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Wednesday, May 22nd

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More New Mexico parents choose not to vaccinate

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Health department warns about measles outbreaks

SANTA FE - In light of the recent state of emergency declared in the Washington state after a measles outbreak, the New Mexico Department of Health (NMDOH) is strongly encouraging parents to vaccinate their children.

“Vaccines are the best protection against measles and many other serious diseases,” said Department of Health Secretary Kathy Kunkel. “The entire purpose of getting vaccinated is to protect you and your loved ones from disease before it makes you sick. The greater the number of New Mexico children that are fully vaccinated, the better the chance entire families - even entire communities - stay healthy.”

Measles, like many communicable diseases, is highly contagious and can overwhelm a person’s immune system, resulting in sickness and, in some cases, death. Measles is so contagious that if one person has it, 90% of the people close to that person who are not immune, will also become infected.

Over the last seven years, New Mexico has seen a steady increase in the number of children who are not fully vaccinated. Since 2012 in New Mexico, there has been a 60% increase in the rate of people exempting from recommended vaccinations. In 2018, 4,441 school-aged children had an exemption for vaccination filed with the Department of Health, an increase from 4,346 children in 2017.

According to the Centers for Disease Control and Prevention, as many as one out of every 20 children with measles, gets pneumonia, about one child out of every 1,000 will develop encephalitis (swelling of the brain), and for every 1,000 children who get measles, one or two will die from it.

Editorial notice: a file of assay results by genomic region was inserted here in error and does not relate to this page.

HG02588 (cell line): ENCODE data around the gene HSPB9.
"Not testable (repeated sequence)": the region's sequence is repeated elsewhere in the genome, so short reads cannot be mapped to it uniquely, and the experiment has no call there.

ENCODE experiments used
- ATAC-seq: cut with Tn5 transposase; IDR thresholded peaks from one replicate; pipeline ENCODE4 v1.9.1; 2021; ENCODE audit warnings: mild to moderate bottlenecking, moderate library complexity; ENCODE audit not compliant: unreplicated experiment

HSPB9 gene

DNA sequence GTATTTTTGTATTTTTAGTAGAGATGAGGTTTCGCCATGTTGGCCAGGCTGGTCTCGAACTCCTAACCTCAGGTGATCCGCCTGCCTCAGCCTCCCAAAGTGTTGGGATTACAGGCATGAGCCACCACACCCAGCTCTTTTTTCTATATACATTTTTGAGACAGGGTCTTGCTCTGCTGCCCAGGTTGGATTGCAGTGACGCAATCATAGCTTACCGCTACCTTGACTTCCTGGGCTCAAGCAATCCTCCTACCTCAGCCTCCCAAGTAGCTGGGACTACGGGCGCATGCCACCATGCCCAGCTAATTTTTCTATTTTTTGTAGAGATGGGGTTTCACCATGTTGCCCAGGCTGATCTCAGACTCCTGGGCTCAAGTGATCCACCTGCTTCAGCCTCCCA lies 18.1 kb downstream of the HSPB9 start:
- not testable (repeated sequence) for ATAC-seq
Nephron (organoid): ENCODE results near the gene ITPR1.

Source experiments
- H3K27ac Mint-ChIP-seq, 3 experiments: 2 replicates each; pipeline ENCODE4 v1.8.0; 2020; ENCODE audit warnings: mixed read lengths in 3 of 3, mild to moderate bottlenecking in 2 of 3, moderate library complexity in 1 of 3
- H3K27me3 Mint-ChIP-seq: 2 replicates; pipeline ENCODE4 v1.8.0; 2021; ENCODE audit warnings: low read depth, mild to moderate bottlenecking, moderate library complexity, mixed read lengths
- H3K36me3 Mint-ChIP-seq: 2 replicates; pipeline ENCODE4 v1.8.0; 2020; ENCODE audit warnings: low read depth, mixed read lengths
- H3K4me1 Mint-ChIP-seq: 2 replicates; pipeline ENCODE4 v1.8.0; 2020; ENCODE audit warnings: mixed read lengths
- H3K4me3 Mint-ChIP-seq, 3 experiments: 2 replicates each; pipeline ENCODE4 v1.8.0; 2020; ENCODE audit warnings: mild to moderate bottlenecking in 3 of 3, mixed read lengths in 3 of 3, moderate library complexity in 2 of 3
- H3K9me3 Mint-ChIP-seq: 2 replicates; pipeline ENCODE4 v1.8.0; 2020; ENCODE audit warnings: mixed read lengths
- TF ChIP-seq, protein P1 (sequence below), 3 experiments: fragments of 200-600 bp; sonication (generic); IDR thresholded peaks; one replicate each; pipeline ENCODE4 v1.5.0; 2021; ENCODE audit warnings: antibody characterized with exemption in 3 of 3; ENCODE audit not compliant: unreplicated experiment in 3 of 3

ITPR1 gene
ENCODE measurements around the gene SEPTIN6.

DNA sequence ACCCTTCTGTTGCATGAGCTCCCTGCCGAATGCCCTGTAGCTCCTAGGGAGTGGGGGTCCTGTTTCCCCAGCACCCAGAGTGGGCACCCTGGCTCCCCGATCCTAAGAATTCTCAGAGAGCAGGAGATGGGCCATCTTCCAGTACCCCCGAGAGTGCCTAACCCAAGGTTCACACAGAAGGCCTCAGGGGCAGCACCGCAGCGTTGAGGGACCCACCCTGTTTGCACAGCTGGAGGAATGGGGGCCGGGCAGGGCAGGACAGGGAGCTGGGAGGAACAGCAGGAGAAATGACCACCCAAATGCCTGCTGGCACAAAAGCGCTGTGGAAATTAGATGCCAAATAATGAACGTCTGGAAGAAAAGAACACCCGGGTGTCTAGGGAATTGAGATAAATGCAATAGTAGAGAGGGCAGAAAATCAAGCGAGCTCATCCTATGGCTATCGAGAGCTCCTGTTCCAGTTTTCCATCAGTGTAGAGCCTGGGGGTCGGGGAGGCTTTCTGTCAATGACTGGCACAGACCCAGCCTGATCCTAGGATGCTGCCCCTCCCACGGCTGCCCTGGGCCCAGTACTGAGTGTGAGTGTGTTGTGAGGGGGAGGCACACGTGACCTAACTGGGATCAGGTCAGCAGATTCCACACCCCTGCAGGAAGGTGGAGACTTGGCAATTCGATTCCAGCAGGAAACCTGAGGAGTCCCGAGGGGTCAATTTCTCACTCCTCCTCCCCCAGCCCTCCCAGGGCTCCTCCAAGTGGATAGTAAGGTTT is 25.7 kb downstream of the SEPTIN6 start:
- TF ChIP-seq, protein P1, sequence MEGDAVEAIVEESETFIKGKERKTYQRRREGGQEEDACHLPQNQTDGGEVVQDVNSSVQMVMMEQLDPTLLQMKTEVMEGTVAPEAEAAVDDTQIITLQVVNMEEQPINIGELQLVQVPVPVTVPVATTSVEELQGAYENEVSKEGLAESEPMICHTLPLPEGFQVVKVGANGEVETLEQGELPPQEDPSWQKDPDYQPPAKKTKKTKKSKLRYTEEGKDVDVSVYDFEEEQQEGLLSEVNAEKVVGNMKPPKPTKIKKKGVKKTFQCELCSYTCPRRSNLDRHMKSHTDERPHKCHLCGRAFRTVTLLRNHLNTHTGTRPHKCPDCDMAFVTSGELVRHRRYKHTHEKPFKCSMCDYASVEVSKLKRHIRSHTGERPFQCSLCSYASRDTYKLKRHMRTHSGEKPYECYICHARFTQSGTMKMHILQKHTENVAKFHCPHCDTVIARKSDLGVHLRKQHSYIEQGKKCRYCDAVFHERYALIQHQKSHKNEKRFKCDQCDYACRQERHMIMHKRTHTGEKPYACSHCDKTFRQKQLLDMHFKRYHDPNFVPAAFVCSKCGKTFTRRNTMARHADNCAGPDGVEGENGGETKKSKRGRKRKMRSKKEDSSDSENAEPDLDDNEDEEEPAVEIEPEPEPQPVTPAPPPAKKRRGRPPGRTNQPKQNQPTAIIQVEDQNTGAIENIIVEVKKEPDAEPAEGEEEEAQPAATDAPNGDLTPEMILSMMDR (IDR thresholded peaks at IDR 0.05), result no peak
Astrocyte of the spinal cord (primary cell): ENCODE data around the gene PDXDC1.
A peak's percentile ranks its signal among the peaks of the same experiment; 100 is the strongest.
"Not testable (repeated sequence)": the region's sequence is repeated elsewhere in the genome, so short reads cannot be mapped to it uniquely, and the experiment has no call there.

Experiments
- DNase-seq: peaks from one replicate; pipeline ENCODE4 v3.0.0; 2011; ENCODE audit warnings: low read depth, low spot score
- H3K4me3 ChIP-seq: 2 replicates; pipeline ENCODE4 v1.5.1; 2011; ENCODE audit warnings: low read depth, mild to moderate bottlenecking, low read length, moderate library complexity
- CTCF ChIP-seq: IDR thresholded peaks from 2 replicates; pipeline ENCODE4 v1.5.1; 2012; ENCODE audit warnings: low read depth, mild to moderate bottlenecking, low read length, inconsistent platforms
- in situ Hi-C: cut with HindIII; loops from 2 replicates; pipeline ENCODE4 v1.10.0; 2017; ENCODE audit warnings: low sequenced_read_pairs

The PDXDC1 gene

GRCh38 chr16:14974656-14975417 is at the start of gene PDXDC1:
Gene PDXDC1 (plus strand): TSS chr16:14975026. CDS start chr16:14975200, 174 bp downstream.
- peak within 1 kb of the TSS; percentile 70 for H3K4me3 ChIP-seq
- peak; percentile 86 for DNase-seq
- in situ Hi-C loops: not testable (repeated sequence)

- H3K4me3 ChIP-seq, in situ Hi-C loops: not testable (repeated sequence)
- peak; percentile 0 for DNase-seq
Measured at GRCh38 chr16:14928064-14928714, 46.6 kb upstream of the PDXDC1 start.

The NMDOH recommends that all children without medical exceptions receive two doses of the measles, mumps and rubella (MMR) vaccine. The first dose of the vaccine is usually given between 12 and 15 months of age, and the second dose is recommended at four through six years of age.

Measles typically begins with high fever, cough, runny nose and red, watery eyes. Three to five days after symptoms begin, a rash breaks out. It usually begins as flat red spots that appear on the face at the hairline and spread downward to the neck, trunk, arms, legs, and feet. Small raised bumps may also appear on top of the flat red spots. The spots may become joined together as they spread from the head to the rest of the body. When the rash appears, a person’s fever may spike to more than 104° Fahrenheit. Infected people can spread measles to others from four days before through four days after the rash appears.

If you think you or your family member may have measles, please call the New Mexico Department of Health at 505-827-0006.

For more information about measles visit: www.cdc.gov/measles/index.html

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